The month of August is full of anniversaries related to World War II: the bombing of Hiroshima (8/6/45); the surrender of Japan (8/16/45); the Warsaw Uprising (8/1/44); the liberation of Paris (8/25/44); the capture of Sicily (8/17/43); and the Treblinka Uprising (8/2/43), which I recently wrote about here.
Here’s an anniversary you may not be aware of: August 8, 1985: the death of Master Sergeant Roderick (Roddie) Edmonds, age 65.
Master Sergeant Edmonds is not particularly well known here in the U.S. although he deserves to be—he is the first, and only, U.S. serviceman to be honored by Yad Vashem as Righteous Among the Nations for his actions during World War II (and only the fifth American overall to be so honored).
Born in South Knoxville, TN in 1919, Edmonds enlisted in the U.S. Army in March 1941 (i.e., before Pearl Harbor), and had reached the rank of Master Sergeant by late 1944. As a member of the 422nd Regiment, 106th Infantry Division, he arrived in the European combat zone in December 1944, just in time for the Battle of the Bulge, which began on December 16, 1944. Three days later, on December 19, he was captured, along with virtually all the soldiers of the 422nd and 423rd Regiments—over 6,000 prisoners captured in one of the largest mass surrenders in U.S. history. Edmonds was first transported to POW Stalag IX-B, and subsequently moved, along with approximately 1,200 other enlisted Americans, to Stalag IX-A near Ziegenhain, Germany.
Although some of the details vary, it appears that on January 27, 1945, Edmonds was ordered by the camp commandant of Stalag IX-A to tell only Jewish prisoners to report the following morning so that they could be segregated from all the other prisoners. As the senior noncommissioned officer of the camp, Edmonds had overall responsibility for all American prisoners. He refused, ordering all camp prisoners to report instead. Seeing this, the commandant retorted in disbelief that not all the prisoners could be Jewish.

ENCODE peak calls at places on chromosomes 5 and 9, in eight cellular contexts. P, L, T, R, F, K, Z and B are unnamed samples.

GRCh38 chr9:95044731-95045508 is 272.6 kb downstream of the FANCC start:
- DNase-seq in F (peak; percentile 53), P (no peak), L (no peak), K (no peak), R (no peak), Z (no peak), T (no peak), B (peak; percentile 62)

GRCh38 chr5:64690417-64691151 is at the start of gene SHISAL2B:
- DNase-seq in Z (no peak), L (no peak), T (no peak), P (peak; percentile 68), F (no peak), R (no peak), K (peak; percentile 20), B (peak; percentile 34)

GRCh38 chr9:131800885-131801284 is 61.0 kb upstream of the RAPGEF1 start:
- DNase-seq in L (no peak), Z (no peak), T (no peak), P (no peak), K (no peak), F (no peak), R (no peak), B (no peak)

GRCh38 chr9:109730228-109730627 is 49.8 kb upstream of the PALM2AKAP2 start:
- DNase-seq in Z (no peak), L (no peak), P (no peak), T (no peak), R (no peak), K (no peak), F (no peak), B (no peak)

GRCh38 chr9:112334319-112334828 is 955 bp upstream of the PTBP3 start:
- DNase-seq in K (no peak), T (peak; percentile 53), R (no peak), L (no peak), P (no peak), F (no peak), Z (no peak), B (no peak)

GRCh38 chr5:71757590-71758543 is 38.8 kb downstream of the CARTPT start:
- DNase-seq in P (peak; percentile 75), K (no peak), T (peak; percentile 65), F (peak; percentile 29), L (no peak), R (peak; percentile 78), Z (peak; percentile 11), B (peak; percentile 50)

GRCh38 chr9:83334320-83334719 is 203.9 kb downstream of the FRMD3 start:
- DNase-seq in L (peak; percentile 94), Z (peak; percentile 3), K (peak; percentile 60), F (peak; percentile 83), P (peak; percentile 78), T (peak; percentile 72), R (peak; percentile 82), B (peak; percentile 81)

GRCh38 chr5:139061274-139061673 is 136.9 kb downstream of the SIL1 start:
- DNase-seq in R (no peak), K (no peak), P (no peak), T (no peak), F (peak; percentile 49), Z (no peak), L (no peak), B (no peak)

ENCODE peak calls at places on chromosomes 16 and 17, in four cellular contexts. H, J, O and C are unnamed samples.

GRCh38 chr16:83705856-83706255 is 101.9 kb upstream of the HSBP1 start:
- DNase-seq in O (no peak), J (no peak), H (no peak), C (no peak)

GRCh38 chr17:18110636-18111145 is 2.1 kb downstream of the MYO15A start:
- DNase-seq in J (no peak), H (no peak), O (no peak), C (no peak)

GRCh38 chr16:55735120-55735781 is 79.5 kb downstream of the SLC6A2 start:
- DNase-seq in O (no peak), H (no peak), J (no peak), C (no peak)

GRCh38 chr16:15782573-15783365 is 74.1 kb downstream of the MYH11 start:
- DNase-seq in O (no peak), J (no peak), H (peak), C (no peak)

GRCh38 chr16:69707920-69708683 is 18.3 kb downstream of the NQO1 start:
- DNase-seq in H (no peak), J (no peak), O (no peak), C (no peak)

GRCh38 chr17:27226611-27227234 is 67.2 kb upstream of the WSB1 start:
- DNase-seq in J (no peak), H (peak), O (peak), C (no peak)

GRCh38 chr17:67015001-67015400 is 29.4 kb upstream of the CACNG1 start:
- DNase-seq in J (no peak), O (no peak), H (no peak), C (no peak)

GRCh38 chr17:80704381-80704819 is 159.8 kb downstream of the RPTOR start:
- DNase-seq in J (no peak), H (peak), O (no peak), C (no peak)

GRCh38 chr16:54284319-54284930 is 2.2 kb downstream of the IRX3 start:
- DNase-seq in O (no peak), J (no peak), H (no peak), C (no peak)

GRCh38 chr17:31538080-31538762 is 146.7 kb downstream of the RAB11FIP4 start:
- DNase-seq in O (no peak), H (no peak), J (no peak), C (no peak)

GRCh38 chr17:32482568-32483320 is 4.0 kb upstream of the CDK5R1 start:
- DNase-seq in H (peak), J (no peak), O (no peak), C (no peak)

“We are all Jews,” Edmonds replied.
The commandant then threatened to shoot Edmonds if he did not give up the Jewish soldiers. Edmonds replied: “If you shoot me, you will have to shoot all of us, and after the war you will be tried for war crimes.”
The commandant backed down, and approximately 200 Jewish soldiers were saved from an uncertain, and possibly deadly, fate as slave laborers.
Edmonds survived captivity, but surprisingly never told his family of his heroic action. Twenty-four years after his death, in 2009, his son Chris came across a New York Times article about former President Richard Nixon’s purchase of a New York City townhouse from a Lester Tanner. In the course of Tanner’s interview, he mentioned that he had been saved from likely death by Roddie Edmonds. This started Chris on an odyssey which led to other Jews who had also been saved, including Irwin (Sonny) Fox, TV personality and former Chair of the Academy of TV Arts & Sciences.
For his actions Master Sergeant Roddie Edmonds was recognized by Yad Vashem as Righteous Among the Nations in February 2015, and Chris received the Righteous medal at a ceremony attended by the Israeli Ambassador to the U.S. and President Barrack Obama.
As Tom Buergenthal has observed in his memoir, A Lucky Child, “What is it in the human character that gives some individuals the moral strength not to sacrifice their decency and dignity, regardless of the costs to themselves, whereas others become murderously ruthless in the hope of ensuring their own survival?”
Maybe we’ll never know the answer to that conundrum, but knowing that there are people—like Roddie Edmonds—like Odd Nansen—who did retain the moral strength not to sacrifice their decency and dignity, should help inspire us all to try and emulate their example.